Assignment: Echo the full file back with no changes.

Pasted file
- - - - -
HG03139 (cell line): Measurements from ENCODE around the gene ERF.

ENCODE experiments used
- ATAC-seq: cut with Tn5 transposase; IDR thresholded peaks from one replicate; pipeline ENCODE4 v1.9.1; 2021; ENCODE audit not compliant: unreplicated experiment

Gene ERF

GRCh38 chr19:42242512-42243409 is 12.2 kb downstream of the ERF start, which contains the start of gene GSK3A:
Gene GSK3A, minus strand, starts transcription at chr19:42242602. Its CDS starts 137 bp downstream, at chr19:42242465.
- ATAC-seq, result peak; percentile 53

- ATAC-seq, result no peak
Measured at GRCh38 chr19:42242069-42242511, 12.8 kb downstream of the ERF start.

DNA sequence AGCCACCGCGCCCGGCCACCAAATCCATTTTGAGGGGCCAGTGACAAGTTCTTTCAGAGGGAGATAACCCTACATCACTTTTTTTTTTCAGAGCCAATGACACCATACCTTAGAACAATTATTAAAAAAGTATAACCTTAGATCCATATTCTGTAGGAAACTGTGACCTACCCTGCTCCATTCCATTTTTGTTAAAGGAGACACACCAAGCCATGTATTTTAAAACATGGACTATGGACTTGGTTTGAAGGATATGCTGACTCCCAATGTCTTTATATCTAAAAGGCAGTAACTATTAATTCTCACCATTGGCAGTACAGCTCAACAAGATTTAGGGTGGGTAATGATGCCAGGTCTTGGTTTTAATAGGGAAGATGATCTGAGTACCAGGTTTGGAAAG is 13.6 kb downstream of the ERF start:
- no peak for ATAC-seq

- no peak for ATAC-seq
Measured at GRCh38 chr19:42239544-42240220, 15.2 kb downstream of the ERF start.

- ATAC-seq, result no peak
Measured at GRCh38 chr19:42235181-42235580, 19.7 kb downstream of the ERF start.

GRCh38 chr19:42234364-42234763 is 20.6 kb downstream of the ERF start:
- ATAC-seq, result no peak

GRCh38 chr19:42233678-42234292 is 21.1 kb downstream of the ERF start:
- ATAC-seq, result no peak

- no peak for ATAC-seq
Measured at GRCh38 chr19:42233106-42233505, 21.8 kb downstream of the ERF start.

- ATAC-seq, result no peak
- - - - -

HG03139 (cell line): Measurements from ENCODE around the gene ERF.

ENCODE experiments used
- ATAC-seq: cut with Tn5 transposase; IDR thresholded peaks from one replicate; pipeline ENCODE4 v1.9.1; 2021; ENCODE audit not compliant: unreplicated experiment

Gene ERF

GRCh38 chr19:42242512-42243409 is 12.2 kb downstream of the ERF start, which contains the start of gene GSK3A:
Gene GSK3A, minus strand, starts transcription at chr19:42242602. Its CDS starts 137 bp downstream, at chr19:42242465.
- ATAC-seq, result peak; percentile 53

- ATAC-seq, result no peak
Measured at GRCh38 chr19:42242069-42242511, 12.8 kb downstream of the ERF start.

DNA sequence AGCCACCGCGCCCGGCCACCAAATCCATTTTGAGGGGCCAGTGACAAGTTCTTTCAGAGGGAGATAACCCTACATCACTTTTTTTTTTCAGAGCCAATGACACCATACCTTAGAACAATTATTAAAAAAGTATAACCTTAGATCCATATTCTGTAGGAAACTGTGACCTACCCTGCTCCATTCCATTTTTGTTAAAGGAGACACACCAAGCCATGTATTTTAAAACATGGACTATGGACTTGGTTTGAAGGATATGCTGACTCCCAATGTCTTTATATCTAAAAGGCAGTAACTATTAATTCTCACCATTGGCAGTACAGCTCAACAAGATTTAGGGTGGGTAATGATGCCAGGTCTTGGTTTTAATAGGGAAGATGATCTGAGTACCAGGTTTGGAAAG is 13.6 kb downstream of the ERF start:
- no peak for ATAC-seq

- no peak for ATAC-seq
Measured at GRCh38 chr19:42239544-42240220, 15.2 kb downstream of the ERF start.

- ATAC-seq, result no peak
Measured at GRCh38 chr19:42235181-42235580, 19.7 kb downstream of the ERF start.

GRCh38 chr19:42234364-42234763 is 20.6 kb downstream of the ERF start:
- ATAC-seq, result no peak

GRCh38 chr19:42233678-42234292 is 21.1 kb downstream of the ERF start:
- ATAC-seq, result no peak

- no peak for ATAC-seq
Measured at GRCh38 chr19:42233106-42233505, 21.8 kb downstream of the ERF start.

- ATAC-seq, result no peak